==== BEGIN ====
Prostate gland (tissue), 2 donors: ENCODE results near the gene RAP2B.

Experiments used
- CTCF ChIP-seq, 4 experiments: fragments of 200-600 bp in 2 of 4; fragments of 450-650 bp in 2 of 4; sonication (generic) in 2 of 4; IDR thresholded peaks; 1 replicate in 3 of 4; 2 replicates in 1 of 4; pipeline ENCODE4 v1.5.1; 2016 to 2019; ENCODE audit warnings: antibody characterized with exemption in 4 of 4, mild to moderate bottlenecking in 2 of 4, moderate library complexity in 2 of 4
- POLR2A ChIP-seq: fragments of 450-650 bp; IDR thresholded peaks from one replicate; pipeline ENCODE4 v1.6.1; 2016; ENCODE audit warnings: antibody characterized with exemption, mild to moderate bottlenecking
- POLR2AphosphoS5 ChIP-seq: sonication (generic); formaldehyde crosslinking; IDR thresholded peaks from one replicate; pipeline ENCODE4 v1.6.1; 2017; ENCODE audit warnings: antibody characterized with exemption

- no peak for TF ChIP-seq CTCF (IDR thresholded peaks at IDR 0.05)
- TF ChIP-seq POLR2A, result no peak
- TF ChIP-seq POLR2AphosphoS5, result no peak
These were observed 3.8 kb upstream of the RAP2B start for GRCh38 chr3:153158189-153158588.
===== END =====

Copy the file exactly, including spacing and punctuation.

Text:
Prostate gland (tissue), 2 donors: ENCODE results near the gene RAP2B.

Experiments used
- CTCF ChIP-seq, 4 experiments: fragments of 200-600 bp in 2 of 4; fragments of 450-650 bp in 2 of 4; sonication (generic) in 2 of 4; IDR thresholded peaks; 1 replicate in 3 of 4; 2 replicates in 1 of 4; pipeline ENCODE4 v1.5.1; 2016 to 2019; ENCODE audit warnings: antibody characterized with exemption in 4 of 4, mild to moderate bottlenecking in 2 of 4, moderate library complexity in 2 of 4
- POLR2A ChIP-seq: fragments of 450-650 bp; IDR thresholded peaks from one replicate; pipeline ENCODE4 v1.6.1; 2016; ENCODE audit warnings: antibody characterized with exemption, mild to moderate bottlenecking
- POLR2AphosphoS5 ChIP-seq: sonication (generic); formaldehyde crosslinking; IDR thresholded peaks from one replicate; pipeline ENCODE4 v1.6.1; 2017; ENCODE audit warnings: antibody characterized with exemption

- no peak for TF ChIP-seq CTCF (IDR thresholded peaks at IDR 0.05)
- TF ChIP-seq POLR2A, result no peak
- TF ChIP-seq POLR2AphosphoS5, result no peak
These were observed 3.8 kb upstream of the RAP2B start for GRCh38 chr3:153158189-153158588.